In the course of making their cases about the Aurora shootings, both Barthel and Ingram cite a comment thread started by someone who was in the theater next to the one where 24-year-old James Holmes is accused of killing 12 people and wounding dozens more.
"Someone came into our theater at the midnight release of Dark Knight Rises and began opening fire," she wrote, in a post that quickly rose to the front page of Reddit. "Who here on Reddit can help me calm my nerves?"
Mainstream media commentators thronged to the post. Columnists noted how other people who escaped from the same Aurora cineplex joined the thread to share their own stories. It was hailed as a thing belonging wholly to the Internet and described in newspapers as almost foreign.
But that Reddit thread was guided in part by people who actually work in the news. Some early contributors to the conversation were producers up late at night at news stations around the country, like this person, identifying as a news producer at a Dallas TV station, and who passed along updated information as it arrived in the newsroom.
This person offered Redditors a perspective from Holmes' apartment complex. The user posted photos and the perspective of someone who lived in the same set of buildings as the suspect, and delivered an update to Reddit on the media and police circus swarming the alleged killer's home — but only after talking to NPR first.
One of journalism's own, Jessica Redfield, pursuing a career in sports journalism and an intern at a radio station, died in the Colorado shootings. Her colleagues noted how she posted exuberant personal notes on her Twitter account about how excited she was to go to the movies up until shortly before her death.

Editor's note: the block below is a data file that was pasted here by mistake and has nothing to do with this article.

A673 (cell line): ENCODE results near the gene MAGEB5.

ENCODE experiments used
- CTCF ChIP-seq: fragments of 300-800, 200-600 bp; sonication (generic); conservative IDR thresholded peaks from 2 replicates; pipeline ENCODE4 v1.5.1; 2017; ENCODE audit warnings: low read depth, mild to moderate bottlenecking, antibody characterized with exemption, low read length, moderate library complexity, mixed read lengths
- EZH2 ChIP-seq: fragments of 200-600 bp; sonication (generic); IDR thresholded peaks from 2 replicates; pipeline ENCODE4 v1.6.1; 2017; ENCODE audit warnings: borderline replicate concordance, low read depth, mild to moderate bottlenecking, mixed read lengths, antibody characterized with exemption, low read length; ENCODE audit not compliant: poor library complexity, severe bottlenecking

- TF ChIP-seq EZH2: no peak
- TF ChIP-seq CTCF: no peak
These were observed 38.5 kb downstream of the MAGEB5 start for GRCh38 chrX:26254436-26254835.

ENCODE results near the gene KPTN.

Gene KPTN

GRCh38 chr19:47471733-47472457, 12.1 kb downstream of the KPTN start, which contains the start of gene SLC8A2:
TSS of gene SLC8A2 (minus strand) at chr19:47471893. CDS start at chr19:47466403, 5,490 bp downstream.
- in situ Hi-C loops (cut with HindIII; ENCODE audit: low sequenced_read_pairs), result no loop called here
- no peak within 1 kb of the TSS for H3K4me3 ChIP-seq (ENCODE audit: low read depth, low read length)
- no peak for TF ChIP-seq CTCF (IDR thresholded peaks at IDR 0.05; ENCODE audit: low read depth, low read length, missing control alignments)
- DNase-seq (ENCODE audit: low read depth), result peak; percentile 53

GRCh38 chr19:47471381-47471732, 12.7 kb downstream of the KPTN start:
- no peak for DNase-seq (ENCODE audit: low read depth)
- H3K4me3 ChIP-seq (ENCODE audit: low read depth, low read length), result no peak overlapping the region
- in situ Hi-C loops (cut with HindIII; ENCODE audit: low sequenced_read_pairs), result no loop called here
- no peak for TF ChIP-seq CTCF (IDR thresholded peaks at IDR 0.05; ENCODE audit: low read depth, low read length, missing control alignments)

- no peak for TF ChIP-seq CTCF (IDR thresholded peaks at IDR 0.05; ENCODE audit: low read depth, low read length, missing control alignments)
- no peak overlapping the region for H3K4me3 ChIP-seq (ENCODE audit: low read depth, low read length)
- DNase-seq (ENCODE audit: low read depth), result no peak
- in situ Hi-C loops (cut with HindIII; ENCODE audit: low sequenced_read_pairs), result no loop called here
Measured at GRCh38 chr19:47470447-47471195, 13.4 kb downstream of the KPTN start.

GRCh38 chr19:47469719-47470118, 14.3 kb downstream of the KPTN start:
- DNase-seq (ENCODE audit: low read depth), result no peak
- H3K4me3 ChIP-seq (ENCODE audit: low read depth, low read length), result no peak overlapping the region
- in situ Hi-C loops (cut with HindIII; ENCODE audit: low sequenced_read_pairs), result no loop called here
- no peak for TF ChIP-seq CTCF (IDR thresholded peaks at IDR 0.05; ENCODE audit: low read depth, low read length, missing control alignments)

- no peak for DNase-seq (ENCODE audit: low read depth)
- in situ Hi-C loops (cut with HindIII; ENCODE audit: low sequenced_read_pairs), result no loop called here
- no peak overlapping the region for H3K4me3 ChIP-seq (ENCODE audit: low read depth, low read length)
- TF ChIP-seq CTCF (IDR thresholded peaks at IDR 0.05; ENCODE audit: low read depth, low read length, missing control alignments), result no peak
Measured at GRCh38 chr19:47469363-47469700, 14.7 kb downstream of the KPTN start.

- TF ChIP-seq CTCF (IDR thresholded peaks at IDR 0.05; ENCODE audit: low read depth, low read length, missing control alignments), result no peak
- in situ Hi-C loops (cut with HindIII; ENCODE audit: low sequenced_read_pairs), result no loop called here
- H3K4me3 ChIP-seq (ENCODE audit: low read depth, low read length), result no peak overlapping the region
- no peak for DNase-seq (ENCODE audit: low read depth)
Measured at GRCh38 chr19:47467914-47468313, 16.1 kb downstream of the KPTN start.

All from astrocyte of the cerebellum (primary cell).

This "future of news" conversation too often focuses on industries and buzzwords. This bothers me because it should be a conversation about how people who belong to communities — whether that's Reddit or Aurora, Colo. or the United States or Shifang, China — seek to understand their changing world, and about how journalists can help them to do that.
I spent the first three years of my career in the newsrooms of community newspapers, between fluorescent lighting and aging carpets, and I am here to tell you that neighborhoods and social networks are interactive in similar ways. If you write a good story about an issue before the community board, it will come up at the next meeting. If you write about a local family fallen on hard times, someone will come up to you at the bar to ask after them. Woe betide the colleague who writes about a school principal, only to run into them at the supermarket the day after the paper goes to press. The same is true of communities on the Internet. If you write about an online community of gun owners, people in that community will have something to say about it. Why pretend each side of this conversation sits across from the other, separated by a wall that is no longer there, and hasn't been for some time?
For years, people have been talking about what the future of media might hold: An interactive, dynamic, chaotic, loud and not always pleasant place, one where reputation and trust is earned — though not always through respect for the facts — rather than given by default to the biggest institutions. One where the market demand for information far outpaces the willingness of people to pay for it. One where anyone can become known for delivering reliable news and anyone with the right savvy can spread a convincing lie for their own personal gain. One where some guy in Roger Ailes' basement at Fox News headquarters is a couple of Gawker posts away from being just another guy in his apartment.
That precisely describes the media through which people now identify serious issues, argue and lie about them, struggle to understand tragedy, and reach out for support, as we saw just last week. Framing media as a rigidly divided environment that still has any sort of real separation between people on the Internet and people on TV is just dated and wrong.